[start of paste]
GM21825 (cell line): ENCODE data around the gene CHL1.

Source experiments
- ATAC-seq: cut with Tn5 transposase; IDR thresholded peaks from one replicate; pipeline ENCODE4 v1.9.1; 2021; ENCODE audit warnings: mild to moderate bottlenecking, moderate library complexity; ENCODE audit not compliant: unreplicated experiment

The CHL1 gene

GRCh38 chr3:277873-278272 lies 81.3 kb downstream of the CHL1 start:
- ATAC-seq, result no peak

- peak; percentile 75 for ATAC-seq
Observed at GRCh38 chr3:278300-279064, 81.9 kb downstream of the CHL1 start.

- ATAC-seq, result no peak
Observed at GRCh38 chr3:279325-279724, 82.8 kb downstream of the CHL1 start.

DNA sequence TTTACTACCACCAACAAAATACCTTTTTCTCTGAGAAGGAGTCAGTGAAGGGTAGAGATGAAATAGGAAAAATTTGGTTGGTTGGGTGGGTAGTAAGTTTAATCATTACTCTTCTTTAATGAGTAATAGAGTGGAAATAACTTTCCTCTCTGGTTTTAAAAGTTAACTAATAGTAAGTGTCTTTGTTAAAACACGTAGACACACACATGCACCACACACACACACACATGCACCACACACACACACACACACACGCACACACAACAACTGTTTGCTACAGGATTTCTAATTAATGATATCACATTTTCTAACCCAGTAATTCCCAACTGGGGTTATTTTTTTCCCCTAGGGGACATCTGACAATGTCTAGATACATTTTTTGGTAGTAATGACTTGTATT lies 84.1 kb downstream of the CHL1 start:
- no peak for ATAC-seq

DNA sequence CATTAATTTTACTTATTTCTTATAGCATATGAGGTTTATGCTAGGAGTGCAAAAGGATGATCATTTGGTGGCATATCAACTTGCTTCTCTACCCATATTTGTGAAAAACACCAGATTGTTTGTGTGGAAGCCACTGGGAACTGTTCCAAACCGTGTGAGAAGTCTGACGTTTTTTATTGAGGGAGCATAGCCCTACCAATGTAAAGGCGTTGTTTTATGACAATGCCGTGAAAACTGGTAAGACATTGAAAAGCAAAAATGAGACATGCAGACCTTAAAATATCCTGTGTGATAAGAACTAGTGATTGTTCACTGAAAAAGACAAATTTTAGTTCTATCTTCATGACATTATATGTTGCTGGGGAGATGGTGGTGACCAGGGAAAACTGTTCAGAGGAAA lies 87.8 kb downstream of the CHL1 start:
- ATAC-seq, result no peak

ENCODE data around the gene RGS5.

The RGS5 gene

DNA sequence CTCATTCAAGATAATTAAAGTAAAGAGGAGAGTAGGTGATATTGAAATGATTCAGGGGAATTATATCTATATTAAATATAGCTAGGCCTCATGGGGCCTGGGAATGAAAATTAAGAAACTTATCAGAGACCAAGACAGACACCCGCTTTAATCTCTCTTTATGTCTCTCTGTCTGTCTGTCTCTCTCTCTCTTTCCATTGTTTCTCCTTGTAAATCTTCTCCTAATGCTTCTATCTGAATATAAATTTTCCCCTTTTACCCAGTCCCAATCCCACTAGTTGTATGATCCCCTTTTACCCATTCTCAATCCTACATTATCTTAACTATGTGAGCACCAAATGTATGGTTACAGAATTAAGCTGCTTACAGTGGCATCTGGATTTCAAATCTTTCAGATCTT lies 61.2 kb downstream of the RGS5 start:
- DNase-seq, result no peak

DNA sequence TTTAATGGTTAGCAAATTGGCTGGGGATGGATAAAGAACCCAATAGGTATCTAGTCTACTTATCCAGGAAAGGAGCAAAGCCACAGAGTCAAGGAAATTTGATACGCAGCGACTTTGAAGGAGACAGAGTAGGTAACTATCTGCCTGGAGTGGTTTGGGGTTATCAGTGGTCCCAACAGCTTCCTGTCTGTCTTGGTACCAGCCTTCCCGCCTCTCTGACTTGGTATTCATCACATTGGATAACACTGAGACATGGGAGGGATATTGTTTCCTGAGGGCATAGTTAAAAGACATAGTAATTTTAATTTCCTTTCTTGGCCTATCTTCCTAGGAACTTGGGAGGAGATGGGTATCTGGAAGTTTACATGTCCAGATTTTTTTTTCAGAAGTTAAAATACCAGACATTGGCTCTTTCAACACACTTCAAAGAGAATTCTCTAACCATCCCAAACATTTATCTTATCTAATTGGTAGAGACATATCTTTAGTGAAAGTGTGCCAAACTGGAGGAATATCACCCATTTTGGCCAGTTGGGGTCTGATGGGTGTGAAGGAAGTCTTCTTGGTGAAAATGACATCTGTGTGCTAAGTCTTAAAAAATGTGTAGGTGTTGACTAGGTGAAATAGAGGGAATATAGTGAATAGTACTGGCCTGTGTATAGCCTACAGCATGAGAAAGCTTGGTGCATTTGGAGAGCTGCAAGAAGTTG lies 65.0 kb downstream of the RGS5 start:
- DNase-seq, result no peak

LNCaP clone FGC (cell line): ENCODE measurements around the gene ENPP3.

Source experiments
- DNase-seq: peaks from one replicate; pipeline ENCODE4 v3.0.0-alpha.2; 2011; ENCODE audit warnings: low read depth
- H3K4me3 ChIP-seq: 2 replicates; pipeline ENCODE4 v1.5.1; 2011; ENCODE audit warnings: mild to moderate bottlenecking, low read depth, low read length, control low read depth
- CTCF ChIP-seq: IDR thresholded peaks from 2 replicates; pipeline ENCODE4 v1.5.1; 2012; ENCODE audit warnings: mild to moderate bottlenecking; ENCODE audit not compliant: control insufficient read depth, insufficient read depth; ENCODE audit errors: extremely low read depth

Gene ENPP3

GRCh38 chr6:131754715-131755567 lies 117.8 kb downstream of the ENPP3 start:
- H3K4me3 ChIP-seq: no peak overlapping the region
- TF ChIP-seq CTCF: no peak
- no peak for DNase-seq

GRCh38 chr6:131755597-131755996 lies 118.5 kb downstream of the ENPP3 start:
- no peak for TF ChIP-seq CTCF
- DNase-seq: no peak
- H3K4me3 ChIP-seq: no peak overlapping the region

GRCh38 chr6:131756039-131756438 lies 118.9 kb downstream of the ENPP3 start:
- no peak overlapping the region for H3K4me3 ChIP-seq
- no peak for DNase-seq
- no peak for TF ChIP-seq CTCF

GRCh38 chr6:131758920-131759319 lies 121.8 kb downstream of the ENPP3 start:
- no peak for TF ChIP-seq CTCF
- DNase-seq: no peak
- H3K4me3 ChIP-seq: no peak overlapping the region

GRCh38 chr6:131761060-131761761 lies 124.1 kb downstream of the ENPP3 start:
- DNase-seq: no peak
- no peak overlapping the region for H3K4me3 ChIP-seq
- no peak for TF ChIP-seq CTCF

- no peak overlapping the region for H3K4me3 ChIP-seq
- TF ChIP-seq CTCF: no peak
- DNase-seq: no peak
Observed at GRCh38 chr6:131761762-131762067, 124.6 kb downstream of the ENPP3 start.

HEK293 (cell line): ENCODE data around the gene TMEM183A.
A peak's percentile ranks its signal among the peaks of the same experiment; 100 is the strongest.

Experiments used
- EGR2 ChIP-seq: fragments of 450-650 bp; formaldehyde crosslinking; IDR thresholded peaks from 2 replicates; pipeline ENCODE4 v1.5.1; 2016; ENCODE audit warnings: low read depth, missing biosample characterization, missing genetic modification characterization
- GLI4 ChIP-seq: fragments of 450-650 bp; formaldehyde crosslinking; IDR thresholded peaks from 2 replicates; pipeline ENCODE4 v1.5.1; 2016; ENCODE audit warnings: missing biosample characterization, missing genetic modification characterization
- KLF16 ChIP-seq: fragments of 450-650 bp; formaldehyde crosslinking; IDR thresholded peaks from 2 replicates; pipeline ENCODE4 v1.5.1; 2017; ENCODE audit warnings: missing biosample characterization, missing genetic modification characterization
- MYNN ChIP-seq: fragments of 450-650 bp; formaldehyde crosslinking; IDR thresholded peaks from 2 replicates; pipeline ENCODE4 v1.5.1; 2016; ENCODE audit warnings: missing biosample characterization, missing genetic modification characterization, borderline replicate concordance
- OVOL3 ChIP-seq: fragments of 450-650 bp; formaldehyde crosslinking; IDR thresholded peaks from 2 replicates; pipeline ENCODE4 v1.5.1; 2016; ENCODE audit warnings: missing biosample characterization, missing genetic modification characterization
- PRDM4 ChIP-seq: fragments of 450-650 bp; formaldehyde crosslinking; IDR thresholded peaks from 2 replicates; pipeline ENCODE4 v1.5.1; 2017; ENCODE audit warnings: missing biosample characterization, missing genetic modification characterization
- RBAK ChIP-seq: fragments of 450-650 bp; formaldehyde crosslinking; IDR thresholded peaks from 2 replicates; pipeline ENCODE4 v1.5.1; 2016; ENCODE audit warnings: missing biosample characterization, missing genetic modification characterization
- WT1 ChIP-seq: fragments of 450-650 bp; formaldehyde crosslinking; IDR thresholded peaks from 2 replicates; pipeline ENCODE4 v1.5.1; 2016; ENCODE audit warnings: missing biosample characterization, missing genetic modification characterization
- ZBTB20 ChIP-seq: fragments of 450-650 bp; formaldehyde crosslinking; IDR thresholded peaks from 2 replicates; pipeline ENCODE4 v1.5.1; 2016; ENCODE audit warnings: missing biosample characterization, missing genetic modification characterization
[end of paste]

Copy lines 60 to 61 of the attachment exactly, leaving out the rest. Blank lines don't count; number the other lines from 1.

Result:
- RBAK ChIP-seq: fragments of 450-650 bp; formaldehyde crosslinking; IDR thresholded peaks from 2 replicates; pipeline ENCODE4 v1.5.1; 2016; ENCODE audit warnings: missing biosample characterization, missing genetic modification characterization
- WT1 ChIP-seq: fragments of 450-650 bp; formaldehyde crosslinking; IDR thresholded peaks from 2 replicates; pipeline ENCODE4 v1.5.1; 2016; ENCODE audit warnings: missing biosample characterization, missing genetic modification characterization